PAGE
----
Revenue from the Colorado Lottery has hit the revenue cap for the 2023 fiscal year.
Reaching the cap on March 20 was the earliest date in the 40-year history of the lottery.
The Lottery will allocate more than $75.7 million in proceeds to Great Outdoors Colorado to fund parks, recreation, conservation and open space projects across the state.
“We are thrilled that so many Coloradans enjoy the games offered by the lottery and sold through our network of 3,000 retailers across the state,” said Tom Seaver, director of the Colorado Lottery. “We’re also thrilled that so much funding will be available for GOCO to support their incredible work. This also means the lottery will need to responsibly grow our revenue to ensure support for our other beneficiaries like BEST and the Outdoor Equity Fund. Those funds will only receive lottery revenue after we reach the GOCO cap.”
Seaver said several factors contributed to lottery revenue, including two billion dollar plus jackets for Mega Millions and Powerball, plus a dueling jackpot that reached more than a combined billion dollars. Revenue from scratch products also was a factor.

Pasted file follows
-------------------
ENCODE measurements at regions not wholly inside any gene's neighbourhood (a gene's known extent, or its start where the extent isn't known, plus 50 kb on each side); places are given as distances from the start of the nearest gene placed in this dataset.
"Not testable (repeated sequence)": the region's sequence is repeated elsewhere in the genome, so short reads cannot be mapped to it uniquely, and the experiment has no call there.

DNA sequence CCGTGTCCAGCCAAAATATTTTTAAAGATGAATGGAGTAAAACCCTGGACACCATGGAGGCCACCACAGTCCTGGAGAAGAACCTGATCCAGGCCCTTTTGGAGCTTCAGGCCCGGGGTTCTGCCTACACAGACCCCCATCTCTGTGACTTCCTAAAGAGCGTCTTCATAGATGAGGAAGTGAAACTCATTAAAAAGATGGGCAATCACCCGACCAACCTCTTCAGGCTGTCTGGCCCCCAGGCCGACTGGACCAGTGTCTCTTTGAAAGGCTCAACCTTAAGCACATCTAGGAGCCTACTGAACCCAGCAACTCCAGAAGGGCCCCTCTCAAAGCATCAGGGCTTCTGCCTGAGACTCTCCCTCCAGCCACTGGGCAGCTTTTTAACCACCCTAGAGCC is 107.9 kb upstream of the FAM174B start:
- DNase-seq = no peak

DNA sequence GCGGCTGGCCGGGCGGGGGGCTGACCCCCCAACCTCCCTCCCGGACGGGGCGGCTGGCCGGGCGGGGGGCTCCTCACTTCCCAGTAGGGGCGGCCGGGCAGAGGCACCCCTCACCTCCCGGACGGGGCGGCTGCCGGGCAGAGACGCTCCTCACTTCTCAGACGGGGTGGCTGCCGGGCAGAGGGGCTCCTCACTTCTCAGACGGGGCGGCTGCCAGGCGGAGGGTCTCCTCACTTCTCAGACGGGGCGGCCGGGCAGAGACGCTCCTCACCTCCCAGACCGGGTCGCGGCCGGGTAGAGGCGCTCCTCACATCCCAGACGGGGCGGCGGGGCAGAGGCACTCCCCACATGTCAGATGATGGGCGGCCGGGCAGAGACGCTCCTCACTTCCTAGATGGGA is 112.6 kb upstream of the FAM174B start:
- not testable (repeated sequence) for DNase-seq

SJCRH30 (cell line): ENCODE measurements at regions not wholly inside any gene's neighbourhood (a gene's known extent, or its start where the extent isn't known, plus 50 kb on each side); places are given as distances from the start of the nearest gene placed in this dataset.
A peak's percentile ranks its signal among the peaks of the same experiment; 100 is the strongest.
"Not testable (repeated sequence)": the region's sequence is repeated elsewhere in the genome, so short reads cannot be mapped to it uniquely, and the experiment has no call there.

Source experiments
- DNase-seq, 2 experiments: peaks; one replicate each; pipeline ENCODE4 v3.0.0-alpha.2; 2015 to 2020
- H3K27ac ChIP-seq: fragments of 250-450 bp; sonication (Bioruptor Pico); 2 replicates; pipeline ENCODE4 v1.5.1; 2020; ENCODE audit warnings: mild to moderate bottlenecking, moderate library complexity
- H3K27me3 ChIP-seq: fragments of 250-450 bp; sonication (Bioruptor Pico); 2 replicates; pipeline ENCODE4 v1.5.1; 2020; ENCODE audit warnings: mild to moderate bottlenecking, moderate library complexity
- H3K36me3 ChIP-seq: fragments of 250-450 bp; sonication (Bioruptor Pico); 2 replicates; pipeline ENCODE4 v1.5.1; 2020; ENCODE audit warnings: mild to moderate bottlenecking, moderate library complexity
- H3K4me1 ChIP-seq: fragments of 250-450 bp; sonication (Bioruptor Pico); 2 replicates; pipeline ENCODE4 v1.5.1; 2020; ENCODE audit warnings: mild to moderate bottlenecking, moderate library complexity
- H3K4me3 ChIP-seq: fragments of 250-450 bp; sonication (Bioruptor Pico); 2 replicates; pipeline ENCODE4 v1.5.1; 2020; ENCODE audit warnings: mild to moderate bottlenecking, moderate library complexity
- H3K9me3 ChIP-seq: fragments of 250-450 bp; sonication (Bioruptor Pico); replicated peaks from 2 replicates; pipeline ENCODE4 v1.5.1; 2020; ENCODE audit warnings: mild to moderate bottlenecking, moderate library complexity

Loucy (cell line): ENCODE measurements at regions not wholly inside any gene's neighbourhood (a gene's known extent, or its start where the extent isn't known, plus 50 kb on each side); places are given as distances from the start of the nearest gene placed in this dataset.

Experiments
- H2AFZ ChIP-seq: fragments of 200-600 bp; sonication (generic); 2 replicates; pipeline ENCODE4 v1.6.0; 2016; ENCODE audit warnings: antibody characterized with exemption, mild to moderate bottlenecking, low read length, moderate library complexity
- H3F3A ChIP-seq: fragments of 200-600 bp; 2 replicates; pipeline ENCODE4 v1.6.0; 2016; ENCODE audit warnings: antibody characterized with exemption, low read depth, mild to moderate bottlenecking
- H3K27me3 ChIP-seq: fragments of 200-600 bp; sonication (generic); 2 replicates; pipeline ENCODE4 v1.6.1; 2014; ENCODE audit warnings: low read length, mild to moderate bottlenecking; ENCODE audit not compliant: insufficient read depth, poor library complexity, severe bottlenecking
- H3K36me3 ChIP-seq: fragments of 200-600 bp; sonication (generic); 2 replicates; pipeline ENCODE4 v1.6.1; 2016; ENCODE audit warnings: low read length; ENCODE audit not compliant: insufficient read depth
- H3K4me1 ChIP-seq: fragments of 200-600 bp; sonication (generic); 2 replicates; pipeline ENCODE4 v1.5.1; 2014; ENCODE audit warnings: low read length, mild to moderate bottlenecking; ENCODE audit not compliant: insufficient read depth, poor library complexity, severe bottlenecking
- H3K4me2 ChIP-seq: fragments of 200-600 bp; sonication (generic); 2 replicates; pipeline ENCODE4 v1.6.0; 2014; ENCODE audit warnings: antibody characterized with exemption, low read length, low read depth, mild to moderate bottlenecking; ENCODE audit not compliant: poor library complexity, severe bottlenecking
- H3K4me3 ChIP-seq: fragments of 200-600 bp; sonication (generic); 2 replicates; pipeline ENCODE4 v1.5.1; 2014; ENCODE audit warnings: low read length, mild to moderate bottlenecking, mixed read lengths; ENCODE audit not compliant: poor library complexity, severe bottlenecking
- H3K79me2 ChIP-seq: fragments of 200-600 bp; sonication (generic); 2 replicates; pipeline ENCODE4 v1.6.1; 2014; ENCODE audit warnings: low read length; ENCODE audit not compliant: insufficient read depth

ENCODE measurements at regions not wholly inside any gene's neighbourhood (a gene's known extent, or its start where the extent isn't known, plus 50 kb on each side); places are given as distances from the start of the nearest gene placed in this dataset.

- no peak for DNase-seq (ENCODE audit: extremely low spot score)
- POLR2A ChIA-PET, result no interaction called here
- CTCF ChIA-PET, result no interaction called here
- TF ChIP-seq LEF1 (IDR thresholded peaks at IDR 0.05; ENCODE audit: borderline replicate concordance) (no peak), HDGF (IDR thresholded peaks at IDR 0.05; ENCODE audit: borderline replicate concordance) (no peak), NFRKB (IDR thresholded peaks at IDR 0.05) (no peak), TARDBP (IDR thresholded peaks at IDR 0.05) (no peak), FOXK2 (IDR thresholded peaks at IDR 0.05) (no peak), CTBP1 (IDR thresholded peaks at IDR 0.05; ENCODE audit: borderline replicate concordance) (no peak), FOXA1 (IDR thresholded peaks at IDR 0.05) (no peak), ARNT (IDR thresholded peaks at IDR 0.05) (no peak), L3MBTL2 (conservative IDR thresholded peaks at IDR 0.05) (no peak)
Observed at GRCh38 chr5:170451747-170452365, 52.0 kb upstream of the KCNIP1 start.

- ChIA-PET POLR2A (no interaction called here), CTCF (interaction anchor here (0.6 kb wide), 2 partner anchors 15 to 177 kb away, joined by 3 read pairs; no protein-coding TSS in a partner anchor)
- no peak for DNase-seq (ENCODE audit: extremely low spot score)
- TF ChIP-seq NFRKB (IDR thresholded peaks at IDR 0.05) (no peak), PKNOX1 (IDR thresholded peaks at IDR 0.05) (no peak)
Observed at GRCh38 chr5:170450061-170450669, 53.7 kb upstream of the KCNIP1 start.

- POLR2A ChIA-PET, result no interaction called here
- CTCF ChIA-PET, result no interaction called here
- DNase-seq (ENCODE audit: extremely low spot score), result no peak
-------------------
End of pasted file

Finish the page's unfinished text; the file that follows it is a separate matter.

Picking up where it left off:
Next fiscal year, Great Outdoors Colorado will see the largest increase in funding from the Lottery in history due to inflation increases. By state law, the GOCO cap is adjusted annually based on the Consumer Price Index for the Denver metropolitan area for the preceding calendar year.
“Congratulations to Colorado Lottery, its proceeds partners and all Coloradans who will benefit from this awesome achievement,” said Jackie Miller, executive director for GOCO. “We are proud to partner with communities from the Western Slope to the Eastern Plains to invest proceeds in the highest and best uses in our state’s great outdoors.”
Since 1983, the Colorado Lottery has returned more than $4 billion to outdoor projects and schools through Great Outdoors Colorado, the Conservation Trust Fund, Colorado Parks and Wildlife and Building Excellent Schools.
To date, GOCO has invested more than $48.4 million in projects in Mesa County and partnered to conserve 18,284 acres.